Wednesday, August 12, 2009

August 12th, 2009 - More on Health Reform

Ever since I came back from the health care forum recently held in Shaker Heights, I have been wishing the momentum begun there would continue and that leadership would step up and work together. Well, obviously that is not the case. We are losing sight of why change is necessary and confusing the general public. Right now, we are witnessing democracy at its worst. We need out leaders to rise to the occasion and stop making this a win/ lose situation. What is missing?

Those of us in health care leadership need to remind our patients and their families what is really broken in the system. We need to explain that the system we have in place now is unsustainable. We need straight talk. As more “Baby Boomers” enter and lose health insurance (from their employers), we are finding that: 1) the current system, if not improved, will implode in about six years, 2) the ranks of the ever-increasing number of unemployed people is exacerbating the situation even more, and 3) doing nothing is not an option.
The government is tackling this mess with the same old political process, with likely the same old political results: someone will win or lose based on votes -- or worse yet, we will get a compromise. Merely tinkering with the system is the worst thing we can do. In this case the end doesn’t justify the means and how we get to where we need be is vital. We didn’t get to the moon or develop the means to perform transplant surgeries through political processes. Where are the best and brightest who understand our health care system and why aren’t they working together under the direction of the current leadership? This issue is too important for all Americans for this overhaul to fail because of stereotypical politicking. And there is a huge difference between keeping a political promise and doing the right thing.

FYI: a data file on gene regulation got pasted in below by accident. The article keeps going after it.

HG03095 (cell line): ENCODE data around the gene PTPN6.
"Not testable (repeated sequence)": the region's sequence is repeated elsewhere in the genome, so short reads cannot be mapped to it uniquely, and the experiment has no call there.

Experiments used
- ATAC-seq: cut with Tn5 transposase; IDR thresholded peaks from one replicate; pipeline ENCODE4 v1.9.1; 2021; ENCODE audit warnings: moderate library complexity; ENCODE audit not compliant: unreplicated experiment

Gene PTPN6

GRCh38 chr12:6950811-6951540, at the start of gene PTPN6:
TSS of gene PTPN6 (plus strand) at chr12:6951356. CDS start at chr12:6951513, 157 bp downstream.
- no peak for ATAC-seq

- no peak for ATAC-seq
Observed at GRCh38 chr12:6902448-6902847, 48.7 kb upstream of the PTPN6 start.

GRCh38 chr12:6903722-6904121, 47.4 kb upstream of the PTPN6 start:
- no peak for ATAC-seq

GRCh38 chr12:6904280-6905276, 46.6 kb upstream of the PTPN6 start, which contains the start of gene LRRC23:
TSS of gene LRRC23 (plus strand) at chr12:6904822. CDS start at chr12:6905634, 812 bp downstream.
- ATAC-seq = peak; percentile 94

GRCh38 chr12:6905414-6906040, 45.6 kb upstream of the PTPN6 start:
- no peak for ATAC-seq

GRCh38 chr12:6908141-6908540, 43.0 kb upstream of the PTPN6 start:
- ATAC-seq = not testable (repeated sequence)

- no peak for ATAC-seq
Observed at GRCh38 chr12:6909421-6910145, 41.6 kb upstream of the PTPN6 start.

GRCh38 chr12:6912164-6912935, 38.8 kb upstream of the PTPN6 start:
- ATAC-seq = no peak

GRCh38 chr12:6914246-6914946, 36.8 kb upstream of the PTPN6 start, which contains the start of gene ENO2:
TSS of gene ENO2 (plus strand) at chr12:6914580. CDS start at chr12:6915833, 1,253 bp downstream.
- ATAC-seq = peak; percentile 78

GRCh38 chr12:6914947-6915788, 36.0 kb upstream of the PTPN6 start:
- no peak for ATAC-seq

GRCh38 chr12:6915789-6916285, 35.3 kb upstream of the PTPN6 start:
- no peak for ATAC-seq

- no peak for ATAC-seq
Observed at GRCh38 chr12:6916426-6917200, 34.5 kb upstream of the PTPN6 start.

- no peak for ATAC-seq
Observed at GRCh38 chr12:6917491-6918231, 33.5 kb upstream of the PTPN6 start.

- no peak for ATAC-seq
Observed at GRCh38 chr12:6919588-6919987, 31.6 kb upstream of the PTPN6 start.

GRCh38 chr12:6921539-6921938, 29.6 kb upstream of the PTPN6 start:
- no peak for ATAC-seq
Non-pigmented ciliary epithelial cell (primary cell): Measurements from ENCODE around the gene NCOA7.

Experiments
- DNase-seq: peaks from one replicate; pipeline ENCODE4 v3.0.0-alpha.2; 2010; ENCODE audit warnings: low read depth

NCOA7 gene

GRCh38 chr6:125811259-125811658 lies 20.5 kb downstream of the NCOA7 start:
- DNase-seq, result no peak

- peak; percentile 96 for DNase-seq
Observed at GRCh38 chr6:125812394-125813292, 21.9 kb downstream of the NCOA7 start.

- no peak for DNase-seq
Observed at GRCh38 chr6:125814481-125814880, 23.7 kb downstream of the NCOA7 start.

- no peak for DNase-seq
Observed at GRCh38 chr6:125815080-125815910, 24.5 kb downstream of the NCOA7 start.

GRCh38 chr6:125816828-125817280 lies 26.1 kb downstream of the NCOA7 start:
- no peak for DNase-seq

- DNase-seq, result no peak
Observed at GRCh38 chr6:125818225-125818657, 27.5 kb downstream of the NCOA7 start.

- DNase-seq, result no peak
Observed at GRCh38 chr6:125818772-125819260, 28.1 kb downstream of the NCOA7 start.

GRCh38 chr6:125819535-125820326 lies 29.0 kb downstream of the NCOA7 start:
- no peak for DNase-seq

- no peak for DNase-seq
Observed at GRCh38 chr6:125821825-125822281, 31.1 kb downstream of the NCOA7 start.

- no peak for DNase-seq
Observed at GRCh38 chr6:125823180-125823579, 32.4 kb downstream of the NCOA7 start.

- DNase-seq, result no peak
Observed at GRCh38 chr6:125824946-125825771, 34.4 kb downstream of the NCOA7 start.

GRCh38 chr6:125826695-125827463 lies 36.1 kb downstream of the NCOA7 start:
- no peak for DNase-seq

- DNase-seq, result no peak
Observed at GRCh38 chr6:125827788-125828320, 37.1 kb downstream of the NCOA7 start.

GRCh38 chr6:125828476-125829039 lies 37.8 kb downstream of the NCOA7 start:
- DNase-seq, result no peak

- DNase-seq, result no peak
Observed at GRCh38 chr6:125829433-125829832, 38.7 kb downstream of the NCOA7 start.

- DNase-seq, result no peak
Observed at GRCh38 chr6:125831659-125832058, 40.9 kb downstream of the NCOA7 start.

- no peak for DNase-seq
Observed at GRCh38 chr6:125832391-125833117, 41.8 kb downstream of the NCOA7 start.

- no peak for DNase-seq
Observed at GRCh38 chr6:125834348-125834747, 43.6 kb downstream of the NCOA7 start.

We in health care are forced to ration our services every day in one form or another. We over-utilize in some respects, in order to protect our selves from lawsuits. We compete with each other to make the claim of “full service.” The way we receive monetary reimbursement (which allows us to be able to afford to function) often relates more to negotiation skills rather the basis of our true costs as a health care provider. The public can’t decisions on what is best (even from a price standpoint) because of an unseen “middle man” who negotiates on their behalf. They are not allowed to know rates for health care services in advance of receiving them. They learn their out-of-pocket expenses after the fact. How do the insurance companies really help manage care? Let’s face it, everybody wants the health care we are capable of delivering. It’s just that, more and more over time and due to this broken system, we just can’t afford to offer it. So where is there value added? Where is the waste? With all these supposed and proposed changes, will we have an affordable system? If not, do we redefine the old economic question: “Do we produce more guns or butter?” or to put it another way: “Do we produce health care the same old way or not save our economy and our future?” Sadly, that is our choice at the moment.